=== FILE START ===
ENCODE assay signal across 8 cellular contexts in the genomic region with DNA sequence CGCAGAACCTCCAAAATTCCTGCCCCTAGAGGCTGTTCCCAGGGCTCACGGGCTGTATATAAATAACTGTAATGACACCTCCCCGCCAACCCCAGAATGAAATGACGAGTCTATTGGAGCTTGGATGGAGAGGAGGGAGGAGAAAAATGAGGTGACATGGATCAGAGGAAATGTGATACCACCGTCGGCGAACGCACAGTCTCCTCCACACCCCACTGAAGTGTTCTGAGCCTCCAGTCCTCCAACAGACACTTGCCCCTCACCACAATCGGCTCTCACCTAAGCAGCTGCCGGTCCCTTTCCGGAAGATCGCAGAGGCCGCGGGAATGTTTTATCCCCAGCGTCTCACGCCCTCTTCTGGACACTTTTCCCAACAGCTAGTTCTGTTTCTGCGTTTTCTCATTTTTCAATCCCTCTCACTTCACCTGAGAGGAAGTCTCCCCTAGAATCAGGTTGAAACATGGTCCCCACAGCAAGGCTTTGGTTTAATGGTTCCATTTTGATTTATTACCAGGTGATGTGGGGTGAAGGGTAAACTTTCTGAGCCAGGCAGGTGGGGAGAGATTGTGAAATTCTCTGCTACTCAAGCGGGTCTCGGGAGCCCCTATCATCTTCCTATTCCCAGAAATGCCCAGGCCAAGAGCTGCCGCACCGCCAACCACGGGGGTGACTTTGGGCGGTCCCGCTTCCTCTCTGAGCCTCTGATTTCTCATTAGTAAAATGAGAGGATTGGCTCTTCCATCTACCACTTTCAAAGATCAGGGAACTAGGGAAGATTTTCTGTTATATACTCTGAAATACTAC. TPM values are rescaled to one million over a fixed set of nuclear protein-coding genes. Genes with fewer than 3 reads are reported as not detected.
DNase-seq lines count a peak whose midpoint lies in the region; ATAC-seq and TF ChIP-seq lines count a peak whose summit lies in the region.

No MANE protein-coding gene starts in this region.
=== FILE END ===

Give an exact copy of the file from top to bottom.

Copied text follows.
ENCODE assay signal across 8 cellular contexts in the genomic region with DNA sequence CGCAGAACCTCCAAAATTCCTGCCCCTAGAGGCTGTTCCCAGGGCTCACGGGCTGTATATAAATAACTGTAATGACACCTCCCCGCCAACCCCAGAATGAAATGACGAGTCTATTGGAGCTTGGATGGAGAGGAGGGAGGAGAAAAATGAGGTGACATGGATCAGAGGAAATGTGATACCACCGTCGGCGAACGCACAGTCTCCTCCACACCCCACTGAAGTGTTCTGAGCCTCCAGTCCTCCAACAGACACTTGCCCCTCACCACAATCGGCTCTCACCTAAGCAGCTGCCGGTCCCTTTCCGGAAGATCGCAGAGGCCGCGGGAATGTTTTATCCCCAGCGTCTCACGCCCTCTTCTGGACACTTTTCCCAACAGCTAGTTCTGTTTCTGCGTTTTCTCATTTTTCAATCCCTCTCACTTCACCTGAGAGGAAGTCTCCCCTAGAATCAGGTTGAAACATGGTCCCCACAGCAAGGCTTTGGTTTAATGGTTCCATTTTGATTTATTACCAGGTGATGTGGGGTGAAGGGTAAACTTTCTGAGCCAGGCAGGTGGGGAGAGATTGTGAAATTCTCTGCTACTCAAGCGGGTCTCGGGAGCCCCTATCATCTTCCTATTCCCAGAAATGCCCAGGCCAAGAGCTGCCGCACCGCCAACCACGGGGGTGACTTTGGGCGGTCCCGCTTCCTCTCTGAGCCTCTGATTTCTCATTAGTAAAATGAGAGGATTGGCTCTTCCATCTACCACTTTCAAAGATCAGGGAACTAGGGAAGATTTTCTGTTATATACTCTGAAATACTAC. TPM values are rescaled to one million over a fixed set of nuclear protein-coding genes. Genes with fewer than 3 reads are reported as not detected.
DNase-seq lines count a peak whose midpoint lies in the region; ATAC-seq and TF ChIP-seq lines count a peak whose summit lies in the region.

No MANE protein-coding gene starts in this region.